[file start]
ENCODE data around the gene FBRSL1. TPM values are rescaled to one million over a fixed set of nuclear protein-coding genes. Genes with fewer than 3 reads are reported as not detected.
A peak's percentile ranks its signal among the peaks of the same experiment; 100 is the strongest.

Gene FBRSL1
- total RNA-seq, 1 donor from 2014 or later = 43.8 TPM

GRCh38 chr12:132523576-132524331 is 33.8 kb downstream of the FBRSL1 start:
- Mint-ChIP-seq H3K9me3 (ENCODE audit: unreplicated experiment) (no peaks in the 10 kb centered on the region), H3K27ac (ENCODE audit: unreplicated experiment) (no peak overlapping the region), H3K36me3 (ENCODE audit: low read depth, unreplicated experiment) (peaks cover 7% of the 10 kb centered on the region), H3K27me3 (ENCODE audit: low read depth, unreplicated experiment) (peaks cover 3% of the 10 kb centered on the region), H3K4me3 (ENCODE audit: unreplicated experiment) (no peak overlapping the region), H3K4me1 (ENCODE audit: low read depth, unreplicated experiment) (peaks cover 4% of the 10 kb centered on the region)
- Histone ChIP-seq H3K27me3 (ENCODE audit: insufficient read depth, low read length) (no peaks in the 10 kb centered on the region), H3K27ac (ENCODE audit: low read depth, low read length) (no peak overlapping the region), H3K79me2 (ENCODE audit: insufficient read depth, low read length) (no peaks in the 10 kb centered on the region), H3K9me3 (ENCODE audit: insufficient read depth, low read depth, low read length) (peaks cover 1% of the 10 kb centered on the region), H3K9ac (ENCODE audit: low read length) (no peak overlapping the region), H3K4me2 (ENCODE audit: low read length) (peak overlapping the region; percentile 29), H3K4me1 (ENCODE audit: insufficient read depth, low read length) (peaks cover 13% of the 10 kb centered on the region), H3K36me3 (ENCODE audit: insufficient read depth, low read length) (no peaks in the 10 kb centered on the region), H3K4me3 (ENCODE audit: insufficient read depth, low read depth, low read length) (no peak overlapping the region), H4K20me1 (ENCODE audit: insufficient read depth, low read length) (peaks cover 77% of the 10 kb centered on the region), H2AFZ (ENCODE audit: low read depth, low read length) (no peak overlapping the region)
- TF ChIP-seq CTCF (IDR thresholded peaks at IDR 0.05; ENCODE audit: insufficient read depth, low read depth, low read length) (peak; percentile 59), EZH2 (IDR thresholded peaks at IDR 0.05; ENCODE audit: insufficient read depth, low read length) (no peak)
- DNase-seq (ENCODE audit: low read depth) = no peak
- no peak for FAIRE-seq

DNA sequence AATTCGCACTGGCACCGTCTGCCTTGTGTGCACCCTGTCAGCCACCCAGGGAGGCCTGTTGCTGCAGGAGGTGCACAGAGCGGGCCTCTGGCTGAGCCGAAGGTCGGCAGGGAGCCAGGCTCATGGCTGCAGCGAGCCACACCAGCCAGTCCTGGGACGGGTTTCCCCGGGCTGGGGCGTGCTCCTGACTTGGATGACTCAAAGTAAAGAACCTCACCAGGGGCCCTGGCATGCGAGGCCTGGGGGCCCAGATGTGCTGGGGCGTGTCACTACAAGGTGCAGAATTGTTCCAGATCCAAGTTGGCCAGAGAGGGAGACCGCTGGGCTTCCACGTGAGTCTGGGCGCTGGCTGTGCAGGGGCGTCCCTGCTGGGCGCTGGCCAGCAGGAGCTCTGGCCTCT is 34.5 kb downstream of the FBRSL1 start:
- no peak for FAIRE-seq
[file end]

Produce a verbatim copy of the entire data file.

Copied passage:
ENCODE data around the gene FBRSL1. TPM values are rescaled to one million over a fixed set of nuclear protein-coding genes. Genes with fewer than 3 reads are reported as not detected.
A peak's percentile ranks its signal among the peaks of the same experiment; 100 is the strongest.

Gene FBRSL1
- total RNA-seq, 1 donor from 2014 or later = 43.8 TPM

GRCh38 chr12:132523576-132524331 is 33.8 kb downstream of the FBRSL1 start:
- Mint-ChIP-seq H3K9me3 (ENCODE audit: unreplicated experiment) (no peaks in the 10 kb centered on the region), H3K27ac (ENCODE audit: unreplicated experiment) (no peak overlapping the region), H3K36me3 (ENCODE audit: low read depth, unreplicated experiment) (peaks cover 7% of the 10 kb centered on the region), H3K27me3 (ENCODE audit: low read depth, unreplicated experiment) (peaks cover 3% of the 10 kb centered on the region), H3K4me3 (ENCODE audit: unreplicated experiment) (no peak overlapping the region), H3K4me1 (ENCODE audit: low read depth, unreplicated experiment) (peaks cover 4% of the 10 kb centered on the region)
- Histone ChIP-seq H3K27me3 (ENCODE audit: insufficient read depth, low read length) (no peaks in the 10 kb centered on the region), H3K27ac (ENCODE audit: low read depth, low read length) (no peak overlapping the region), H3K79me2 (ENCODE audit: insufficient read depth, low read length) (no peaks in the 10 kb centered on the region), H3K9me3 (ENCODE audit: insufficient read depth, low read depth, low read length) (peaks cover 1% of the 10 kb centered on the region), H3K9ac (ENCODE audit: low read length) (no peak overlapping the region), H3K4me2 (ENCODE audit: low read length) (peak overlapping the region; percentile 29), H3K4me1 (ENCODE audit: insufficient read depth, low read length) (peaks cover 13% of the 10 kb centered on the region), H3K36me3 (ENCODE audit: insufficient read depth, low read length) (no peaks in the 10 kb centered on the region), H3K4me3 (ENCODE audit: insufficient read depth, low read depth, low read length) (no peak overlapping the region), H4K20me1 (ENCODE audit: insufficient read depth, low read length) (peaks cover 77% of the 10 kb centered on the region), H2AFZ (ENCODE audit: low read depth, low read length) (no peak overlapping the region)
- TF ChIP-seq CTCF (IDR thresholded peaks at IDR 0.05; ENCODE audit: insufficient read depth, low read depth, low read length) (peak; percentile 59), EZH2 (IDR thresholded peaks at IDR 0.05; ENCODE audit: insufficient read depth, low read length) (no peak)
- DNase-seq (ENCODE audit: low read depth) = no peak
- no peak for FAIRE-seq

DNA sequence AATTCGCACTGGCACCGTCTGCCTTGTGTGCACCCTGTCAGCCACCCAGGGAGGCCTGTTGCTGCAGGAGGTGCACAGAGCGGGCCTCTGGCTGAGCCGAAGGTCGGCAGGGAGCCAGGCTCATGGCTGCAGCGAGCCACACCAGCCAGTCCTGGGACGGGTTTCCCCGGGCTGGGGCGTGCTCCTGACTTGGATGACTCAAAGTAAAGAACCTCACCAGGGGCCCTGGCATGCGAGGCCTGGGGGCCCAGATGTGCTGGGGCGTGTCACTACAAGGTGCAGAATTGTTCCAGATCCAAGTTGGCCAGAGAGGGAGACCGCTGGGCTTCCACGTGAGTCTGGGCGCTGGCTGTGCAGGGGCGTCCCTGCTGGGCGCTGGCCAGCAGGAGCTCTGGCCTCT is 34.5 kb downstream of the FBRSL1 start:
- no peak for FAIRE-seq